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- Tumult in Clouds by Ela Orleans
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Here at Norman Towers we’re tireless exponents of Ela Orleans’s dreamy haunty weirdpop so I think it’s fair to say I’m pretty excited about this album turning up, with 19 new songs (well, there’s two sub-30-second interludes so 17 really) stretched over four sides of pristine black vinyl. The most recent couple, ‘Lost’ and ‘Mars Is Heaven’, have both been played so much in my house that they’re permanently imprinted on my subconscious now, and so getting this much new material at once (even more if you include her super-limited remix LP which also drops this week) is a treat of epic proportions, especially since I’ve been studiously avoiding hearing any clips online prior to release.
It does, however, make my job as a reviewer pretty difficult since this album is ambitious and diverse and of course very long, and I foolishly stayed up past 3am talking to a friend so my mind isn’t what it should be today. The overall feel is a bit more lighthearted and playful than previous efforts, with a little more Madlibesque sampledelicism in places (although that’s hardly something new for her) and perhaps with more of an obvious soundtrack influence (I keep hearing the likes of Herrmann and Korzynski creeping through the cracks in her brittle ghost-pop) but still with the crackly old-time atmospheres and androgynous vocals that we all love about her previous offerings.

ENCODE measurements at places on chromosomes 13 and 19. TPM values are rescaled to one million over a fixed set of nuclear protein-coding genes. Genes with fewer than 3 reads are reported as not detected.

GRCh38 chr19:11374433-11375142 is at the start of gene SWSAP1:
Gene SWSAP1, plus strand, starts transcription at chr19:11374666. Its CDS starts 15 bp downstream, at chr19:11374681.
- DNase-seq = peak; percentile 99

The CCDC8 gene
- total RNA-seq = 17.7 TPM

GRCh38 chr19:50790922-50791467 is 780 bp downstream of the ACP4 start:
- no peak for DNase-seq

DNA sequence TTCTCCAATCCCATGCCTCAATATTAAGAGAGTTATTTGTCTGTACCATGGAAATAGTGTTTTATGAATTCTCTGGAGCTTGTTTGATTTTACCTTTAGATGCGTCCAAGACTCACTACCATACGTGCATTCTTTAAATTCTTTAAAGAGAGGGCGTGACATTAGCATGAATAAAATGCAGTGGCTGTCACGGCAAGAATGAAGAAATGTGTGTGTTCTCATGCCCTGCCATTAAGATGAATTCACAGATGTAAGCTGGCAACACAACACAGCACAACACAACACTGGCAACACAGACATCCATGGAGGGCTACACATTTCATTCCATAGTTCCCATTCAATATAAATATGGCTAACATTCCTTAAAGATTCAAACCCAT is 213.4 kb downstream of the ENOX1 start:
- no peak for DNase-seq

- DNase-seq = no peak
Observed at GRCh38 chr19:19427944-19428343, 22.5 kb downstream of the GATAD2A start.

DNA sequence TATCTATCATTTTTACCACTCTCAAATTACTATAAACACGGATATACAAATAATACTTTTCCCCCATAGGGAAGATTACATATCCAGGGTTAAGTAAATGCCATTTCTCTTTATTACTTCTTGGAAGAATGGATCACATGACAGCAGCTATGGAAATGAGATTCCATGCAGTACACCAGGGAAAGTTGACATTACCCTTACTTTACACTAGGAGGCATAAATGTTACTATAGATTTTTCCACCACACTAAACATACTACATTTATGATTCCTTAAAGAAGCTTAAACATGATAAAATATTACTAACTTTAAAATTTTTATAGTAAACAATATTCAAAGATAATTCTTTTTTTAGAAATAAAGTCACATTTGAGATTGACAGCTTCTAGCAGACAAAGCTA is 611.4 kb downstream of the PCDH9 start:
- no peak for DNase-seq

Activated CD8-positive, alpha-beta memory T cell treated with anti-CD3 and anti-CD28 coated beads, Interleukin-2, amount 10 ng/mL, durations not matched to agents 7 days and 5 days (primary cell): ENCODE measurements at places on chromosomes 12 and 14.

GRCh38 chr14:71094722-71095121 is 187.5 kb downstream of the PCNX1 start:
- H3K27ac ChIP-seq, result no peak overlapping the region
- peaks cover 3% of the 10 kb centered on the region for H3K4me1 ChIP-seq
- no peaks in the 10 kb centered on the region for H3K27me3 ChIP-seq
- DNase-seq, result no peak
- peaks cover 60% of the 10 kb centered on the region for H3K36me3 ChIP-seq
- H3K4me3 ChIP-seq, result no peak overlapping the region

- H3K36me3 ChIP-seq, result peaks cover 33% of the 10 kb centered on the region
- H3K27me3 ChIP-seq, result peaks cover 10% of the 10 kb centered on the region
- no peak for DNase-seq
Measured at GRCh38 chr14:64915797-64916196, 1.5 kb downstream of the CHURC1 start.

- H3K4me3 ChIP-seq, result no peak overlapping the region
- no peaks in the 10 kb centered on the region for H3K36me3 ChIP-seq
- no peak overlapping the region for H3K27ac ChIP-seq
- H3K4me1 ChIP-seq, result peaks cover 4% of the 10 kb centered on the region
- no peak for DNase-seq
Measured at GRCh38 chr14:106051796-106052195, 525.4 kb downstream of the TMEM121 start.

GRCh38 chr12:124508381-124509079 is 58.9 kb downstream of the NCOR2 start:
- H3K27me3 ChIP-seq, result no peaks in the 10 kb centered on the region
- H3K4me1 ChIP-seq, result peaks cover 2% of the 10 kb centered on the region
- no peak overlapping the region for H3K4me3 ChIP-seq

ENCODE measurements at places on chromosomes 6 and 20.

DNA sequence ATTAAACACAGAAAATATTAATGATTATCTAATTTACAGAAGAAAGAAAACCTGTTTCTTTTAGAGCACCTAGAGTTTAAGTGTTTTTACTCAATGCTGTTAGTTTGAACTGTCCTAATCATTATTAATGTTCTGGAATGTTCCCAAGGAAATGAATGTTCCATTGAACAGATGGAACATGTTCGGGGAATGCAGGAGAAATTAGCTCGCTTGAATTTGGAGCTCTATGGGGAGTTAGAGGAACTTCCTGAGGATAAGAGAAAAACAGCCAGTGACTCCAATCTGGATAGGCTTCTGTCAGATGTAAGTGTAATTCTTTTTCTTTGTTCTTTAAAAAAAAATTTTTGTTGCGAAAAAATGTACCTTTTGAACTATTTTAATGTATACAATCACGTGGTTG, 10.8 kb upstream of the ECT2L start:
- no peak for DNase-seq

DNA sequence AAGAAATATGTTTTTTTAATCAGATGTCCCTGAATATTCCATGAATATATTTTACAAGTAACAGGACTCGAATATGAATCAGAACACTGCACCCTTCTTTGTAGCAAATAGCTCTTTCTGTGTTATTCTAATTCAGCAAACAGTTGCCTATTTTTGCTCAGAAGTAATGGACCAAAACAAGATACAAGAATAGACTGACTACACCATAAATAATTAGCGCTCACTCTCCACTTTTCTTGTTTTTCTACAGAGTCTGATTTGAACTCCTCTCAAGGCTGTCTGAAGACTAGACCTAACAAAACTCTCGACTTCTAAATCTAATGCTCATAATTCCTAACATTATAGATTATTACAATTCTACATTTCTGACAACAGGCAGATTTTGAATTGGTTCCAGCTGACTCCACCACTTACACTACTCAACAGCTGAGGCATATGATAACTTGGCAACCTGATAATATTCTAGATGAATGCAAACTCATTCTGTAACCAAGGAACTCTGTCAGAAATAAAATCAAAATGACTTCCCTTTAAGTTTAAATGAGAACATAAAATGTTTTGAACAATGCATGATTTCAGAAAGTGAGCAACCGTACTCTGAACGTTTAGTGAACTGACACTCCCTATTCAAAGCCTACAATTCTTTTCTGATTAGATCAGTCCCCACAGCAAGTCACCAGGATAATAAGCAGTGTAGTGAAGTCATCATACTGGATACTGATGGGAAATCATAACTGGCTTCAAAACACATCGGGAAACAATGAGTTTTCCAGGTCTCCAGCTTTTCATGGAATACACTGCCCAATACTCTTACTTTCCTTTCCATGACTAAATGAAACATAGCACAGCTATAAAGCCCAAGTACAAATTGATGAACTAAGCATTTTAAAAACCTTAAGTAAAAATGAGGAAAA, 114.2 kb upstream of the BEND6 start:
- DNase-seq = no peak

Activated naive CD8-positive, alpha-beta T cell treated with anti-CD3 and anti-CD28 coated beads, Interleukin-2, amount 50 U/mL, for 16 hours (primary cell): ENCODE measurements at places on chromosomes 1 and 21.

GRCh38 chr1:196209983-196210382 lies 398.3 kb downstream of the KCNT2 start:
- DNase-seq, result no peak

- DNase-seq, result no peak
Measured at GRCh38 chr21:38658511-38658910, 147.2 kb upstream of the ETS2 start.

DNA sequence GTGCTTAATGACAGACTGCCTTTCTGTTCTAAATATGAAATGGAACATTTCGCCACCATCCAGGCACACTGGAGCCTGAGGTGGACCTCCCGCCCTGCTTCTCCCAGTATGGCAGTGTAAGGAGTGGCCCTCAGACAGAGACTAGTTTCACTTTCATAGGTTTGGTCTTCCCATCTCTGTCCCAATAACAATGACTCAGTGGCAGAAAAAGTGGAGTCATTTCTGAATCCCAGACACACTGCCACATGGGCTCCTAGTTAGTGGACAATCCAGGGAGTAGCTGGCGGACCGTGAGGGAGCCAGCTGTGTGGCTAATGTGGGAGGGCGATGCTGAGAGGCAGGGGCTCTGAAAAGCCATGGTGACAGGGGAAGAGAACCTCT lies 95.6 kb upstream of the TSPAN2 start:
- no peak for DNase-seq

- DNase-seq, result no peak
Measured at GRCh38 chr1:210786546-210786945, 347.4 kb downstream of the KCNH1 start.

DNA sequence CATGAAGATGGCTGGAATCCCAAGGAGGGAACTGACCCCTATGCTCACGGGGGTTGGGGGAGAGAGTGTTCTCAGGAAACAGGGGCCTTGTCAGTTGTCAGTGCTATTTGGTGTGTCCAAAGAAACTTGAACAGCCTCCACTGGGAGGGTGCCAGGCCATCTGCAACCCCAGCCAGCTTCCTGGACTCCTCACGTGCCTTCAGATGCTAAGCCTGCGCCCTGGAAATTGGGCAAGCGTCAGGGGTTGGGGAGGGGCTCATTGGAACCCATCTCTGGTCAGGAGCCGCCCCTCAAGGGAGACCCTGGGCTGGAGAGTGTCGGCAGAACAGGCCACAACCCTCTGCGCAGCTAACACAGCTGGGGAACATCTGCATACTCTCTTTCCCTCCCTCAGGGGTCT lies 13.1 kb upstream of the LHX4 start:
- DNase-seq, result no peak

On my third listen through, highlights include opener ‘A Jealous Lover’, which pairs a lengthy Aleister Crowley speech sample with a sweet shuffle groove, the melodic loopiness of ‘This Is’ captures that classic intangible nostalgic aesthetic which Orleans has really made her own in recent years, ‘Light At Dawn’ is a total spook-pop classic which has previously surfaced as a download, then on side three we get my favourite cut so far, a cover of Francoise Hardy’s ‘J’ai Bien Du Chagrin’ which mixes French speech samples and uplifting cut up brass loops over a base of warm melodic drift. Utterly brilliant. Then there’s a gameboy-sampling interlude and then ‘Risky Trip to the Underworld’ is like a Pye Corner Audio-ish take on Alain Goraguer’s ‘La Planete Sauvage’ OST before the epic title track washes us away into a blissed-out trance with slow-cycling melodies and analogue decay. On the final side the big surprise is ‘Your Fame’ which punks things up to an Orleans take on ‘60s psych-garage pop with lyrics appropriated from Lord Byron of all people in her trademark cut’n’paste magpie style. Amazing. There’s a bit more ‘60s psych-pop in the upbeat closer ‘In The Night’, which has a totally sweet guitar lick looping under some breathy self-harmonising vocals.
Even with this review threatening to turn into an epic essay I really feel like I’m only scratching the surface of the nonstop brilliance contained on these two LPs. Right now this album is making me feel better about being alive, I hope it makes you feel the same.
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